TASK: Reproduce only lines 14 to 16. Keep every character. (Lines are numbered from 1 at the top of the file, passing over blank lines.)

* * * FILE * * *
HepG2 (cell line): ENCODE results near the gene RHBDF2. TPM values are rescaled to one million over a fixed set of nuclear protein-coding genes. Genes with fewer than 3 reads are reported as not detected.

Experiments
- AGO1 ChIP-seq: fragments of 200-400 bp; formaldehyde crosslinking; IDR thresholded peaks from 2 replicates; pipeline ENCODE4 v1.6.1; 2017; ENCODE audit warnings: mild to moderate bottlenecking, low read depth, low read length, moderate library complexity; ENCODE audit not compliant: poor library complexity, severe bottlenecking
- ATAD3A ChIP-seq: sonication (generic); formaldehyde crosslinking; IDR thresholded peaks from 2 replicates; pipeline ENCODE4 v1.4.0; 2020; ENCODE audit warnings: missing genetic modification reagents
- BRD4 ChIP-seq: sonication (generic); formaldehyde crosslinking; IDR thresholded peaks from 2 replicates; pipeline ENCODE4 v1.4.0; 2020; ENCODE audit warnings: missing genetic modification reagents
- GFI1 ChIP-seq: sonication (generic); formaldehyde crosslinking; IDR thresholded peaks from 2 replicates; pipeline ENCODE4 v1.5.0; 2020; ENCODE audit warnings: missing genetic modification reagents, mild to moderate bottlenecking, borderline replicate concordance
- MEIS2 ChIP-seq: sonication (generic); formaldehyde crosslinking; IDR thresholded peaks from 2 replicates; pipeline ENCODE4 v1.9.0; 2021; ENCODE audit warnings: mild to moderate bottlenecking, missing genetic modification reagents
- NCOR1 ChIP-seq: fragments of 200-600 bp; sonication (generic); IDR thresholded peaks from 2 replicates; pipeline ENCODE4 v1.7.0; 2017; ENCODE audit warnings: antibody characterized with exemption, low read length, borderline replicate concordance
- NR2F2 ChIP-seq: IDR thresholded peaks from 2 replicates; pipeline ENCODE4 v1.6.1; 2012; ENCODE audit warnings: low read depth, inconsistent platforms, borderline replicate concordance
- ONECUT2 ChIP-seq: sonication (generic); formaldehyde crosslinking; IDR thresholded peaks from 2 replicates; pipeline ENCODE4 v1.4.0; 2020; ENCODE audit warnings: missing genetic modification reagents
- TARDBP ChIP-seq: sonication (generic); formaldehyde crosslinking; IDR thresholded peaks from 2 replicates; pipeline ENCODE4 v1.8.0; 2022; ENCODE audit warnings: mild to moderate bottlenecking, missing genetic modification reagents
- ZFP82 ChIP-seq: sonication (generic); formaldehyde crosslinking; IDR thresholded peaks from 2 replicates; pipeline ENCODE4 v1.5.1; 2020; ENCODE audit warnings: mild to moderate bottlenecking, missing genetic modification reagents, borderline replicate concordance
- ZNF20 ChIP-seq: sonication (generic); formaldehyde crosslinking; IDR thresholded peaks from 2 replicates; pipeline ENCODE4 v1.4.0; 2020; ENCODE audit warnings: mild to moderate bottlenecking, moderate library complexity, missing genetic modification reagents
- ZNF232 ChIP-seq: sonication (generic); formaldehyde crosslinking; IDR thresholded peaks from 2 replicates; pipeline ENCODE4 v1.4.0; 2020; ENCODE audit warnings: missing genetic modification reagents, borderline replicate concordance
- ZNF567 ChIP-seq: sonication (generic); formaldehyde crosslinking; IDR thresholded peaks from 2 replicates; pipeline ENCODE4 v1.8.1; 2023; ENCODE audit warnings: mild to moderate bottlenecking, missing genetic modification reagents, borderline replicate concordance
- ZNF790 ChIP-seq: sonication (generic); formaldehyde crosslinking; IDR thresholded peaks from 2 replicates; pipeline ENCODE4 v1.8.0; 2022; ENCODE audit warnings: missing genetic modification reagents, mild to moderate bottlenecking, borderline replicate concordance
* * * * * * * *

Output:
- ZNF232 ChIP-seq: sonication (generic); formaldehyde crosslinking; IDR thresholded peaks from 2 replicates; pipeline ENCODE4 v1.4.0; 2020; ENCODE audit warnings: missing genetic modification reagents, borderline replicate concordance
- ZNF567 ChIP-seq: sonication (generic); formaldehyde crosslinking; IDR thresholded peaks from 2 replicates; pipeline ENCODE4 v1.8.1; 2023; ENCODE audit warnings: mild to moderate bottlenecking, missing genetic modification reagents, borderline replicate concordance
- ZNF790 ChIP-seq: sonication (generic); formaldehyde crosslinking; IDR thresholded peaks from 2 replicates; pipeline ENCODE4 v1.8.0; 2022; ENCODE audit warnings: missing genetic modification reagents, mild to moderate bottlenecking, borderline replicate concordance